Robin Miller's Mailbag for September 5, presented by Honda Racing / HPD

Robin Miller's Mailbag for September 5, presented by Honda Racing / HPD

Insights & Analysis

Robin Miller's Mailbag for September 5, presented by Honda Racing / HPD


Graham Rahal; red mist not pictured. Image by Levitt/LAT

Q: Why was Graham Rahal shooting off his mouth about the wreck with Hinch and Veach? He blames Zach, but you can clearly see Hinch tried squeezing his way through and he just ran out of real estate. Graham should just keep is mouth shut and worry about himself. Personally, I like Graham and want him to do well, but until you are an elite driver, just shut up!!

Brian Lancaster, West Lafayette, IN

RM: I think any time a driver gets knocked out on the first lap of a race and we stick a camera in front of him, you’re going to hear some frustration and anger. He was watching the replay when he made those comments, so obviously from his perspective it was Zach’s fault. But that’s just part of why racing is so much different than the stick and ball sports. Those guys are never asked a question a few minutes after something goes wrong on the floor, field or diamond.

Q: Great race!  But as I watched past race footage, it became apparent that turns 1, 2, 3 are a big problem. To have some of the best racers constantly run into each other means to me something is wrong with those turns. And to have a simple questionable maneuver cause so much damage at the very beginning was almost a huge buzzkiller. Thankfully Dixon had a good luck charm in that cockpit!

Greg Williams, Apache Junction, AZ

RM: The old Portland circuit was badass with a 160 mph right-hander as Turn 1, but the runoff area was a bunch of trees so that was finally scrapped in favor of a chicane. Yes, it sucks to go from 175 mph to 25 mph when they’re six-wide funneling into a thimble, but I watched a lot of passing going into Turn 1 and there was only one altercation all day (and that was Turn 2). The fans don’t relish a “schmoozle (thank you, David Hobbs) going into Turn 1 but I do think the start is pretty damn exciting, and everybody used their heads until they got to Turn 2.

Q: Barber, Mid-Ohio, Road America, hell, even Belle Isle are places that take pride in looking good; being attractive, professional race venues. Then there is Portland, a bush league dust bowl looking stuck in the ’70s, and not appearing to care. Does IndyCar admin not have even minimum standards for race venues? Next year, if Alonso runs the series, the eyes of the world will be on America. Portland International instead of Spa? American racing will not show well.

A Jenkins, Canada

RM: Portland International Raceway is owned and operated by the city of Portland and, as you could probably tell from either being there or watching NBCSN, not much money has been spent on the circuit since the last IndyCar race in 2007. But a new paving job is in the works along with some other improvements, and after last Sunday the argument can be made that it’s a major sporting event again, so Portland might have a little civic pride and do some updates for 2019.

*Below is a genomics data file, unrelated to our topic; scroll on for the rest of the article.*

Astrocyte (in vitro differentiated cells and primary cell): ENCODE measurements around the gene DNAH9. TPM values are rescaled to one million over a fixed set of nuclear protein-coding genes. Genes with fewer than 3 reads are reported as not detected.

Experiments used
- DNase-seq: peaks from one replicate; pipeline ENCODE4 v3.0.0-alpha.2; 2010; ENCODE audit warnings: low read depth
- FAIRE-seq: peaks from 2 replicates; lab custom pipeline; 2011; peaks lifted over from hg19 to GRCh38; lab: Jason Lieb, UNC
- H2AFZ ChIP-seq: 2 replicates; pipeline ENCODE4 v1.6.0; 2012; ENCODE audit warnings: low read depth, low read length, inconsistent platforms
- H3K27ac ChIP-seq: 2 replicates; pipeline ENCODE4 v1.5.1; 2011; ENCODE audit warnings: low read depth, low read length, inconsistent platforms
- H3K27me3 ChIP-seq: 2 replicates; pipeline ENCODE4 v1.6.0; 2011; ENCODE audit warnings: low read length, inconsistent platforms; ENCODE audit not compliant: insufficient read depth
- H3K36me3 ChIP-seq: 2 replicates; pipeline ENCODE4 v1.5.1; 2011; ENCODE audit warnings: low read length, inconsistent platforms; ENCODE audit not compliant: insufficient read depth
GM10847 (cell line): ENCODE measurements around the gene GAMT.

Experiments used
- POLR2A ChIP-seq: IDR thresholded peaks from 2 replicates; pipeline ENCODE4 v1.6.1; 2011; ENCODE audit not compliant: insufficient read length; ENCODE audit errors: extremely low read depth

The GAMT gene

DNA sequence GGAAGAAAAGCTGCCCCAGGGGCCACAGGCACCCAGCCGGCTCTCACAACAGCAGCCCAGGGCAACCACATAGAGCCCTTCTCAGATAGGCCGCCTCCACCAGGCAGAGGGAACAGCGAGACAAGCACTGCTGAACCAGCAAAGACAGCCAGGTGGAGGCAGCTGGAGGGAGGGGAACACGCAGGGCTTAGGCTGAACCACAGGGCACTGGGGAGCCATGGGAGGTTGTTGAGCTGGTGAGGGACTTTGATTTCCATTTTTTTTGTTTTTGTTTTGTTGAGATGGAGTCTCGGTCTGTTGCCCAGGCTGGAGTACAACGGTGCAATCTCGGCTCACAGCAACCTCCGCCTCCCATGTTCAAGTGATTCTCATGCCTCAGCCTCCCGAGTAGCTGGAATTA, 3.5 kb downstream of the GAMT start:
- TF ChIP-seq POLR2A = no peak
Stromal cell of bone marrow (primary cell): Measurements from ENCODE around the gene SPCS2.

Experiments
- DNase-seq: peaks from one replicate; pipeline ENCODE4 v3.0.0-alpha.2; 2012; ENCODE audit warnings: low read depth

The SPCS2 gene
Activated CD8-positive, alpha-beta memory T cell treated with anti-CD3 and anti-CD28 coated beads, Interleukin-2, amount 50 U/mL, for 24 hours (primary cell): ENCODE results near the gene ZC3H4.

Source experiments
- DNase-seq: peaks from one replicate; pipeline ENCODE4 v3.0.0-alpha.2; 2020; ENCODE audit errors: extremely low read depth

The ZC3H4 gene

Q: What is your opinion on giving a driver a time-based penalty post-race like they do in F1 (like Verstappen had at Monza) vs a drive-through like Dixon received? If I recall, Dixon was already at the back of the field when he had to serve his drive-through for speeding, and then after he served it, a yellow came out fairly soon, therefore completely negating the penalty as he was able to catch right back up to the back of the field. If he’d had a three-ish second penalty after the race, Rossi would have probably finished in front of him, all else being equal, as Dixon was at the back of the field at the time of the yellow. To me, if the time amount is fair, it’s a way better system. Thoughts?

Tyler, Milwaukee

RM: I’d much rather have a penalty called and served ASAP, and Dixie was 40 seconds behind after his drive-through so it definitely served its purpose. He just got lucky with a caution. And fans deserve to see the finishing order on the track and not learn the next day that so-and-so finished fifth instead of third because he had to serve a 10-second penalty after the race finished.

Q: With all due respect to Robert Wickens, his family, friends and team, I have to say that it has become clear that his health issues are far more serious than have been reported. This kid almost, and should have, won his very first IndyCar race. I haven’t been this excited for a rookie coming on the scene in years. He is the complete package. His accident is a reminder to all of us that every time we strap into a race car it might be the last thing we ever do. Please let him know that it’s not just this 61-year-old dinosaur pulling for him but, I suspect, every person who has every set foot in a race car and the entire racing community. Best wishes Robbie, you are in my prayers every day.

Tom Patrick, Lake Arrowhead, CA

RM: I’m not sure about that. I was encouraged he’s back in Indy already, and he has been breathing on his own for a couple weeks so maybe things aren’t as dire as we first thought. Then again, only a few people know, so we’ll just be patient and hope for the best. I think everyone would be ecstatic if we just see Robby walk out of the hospital in a few weeks.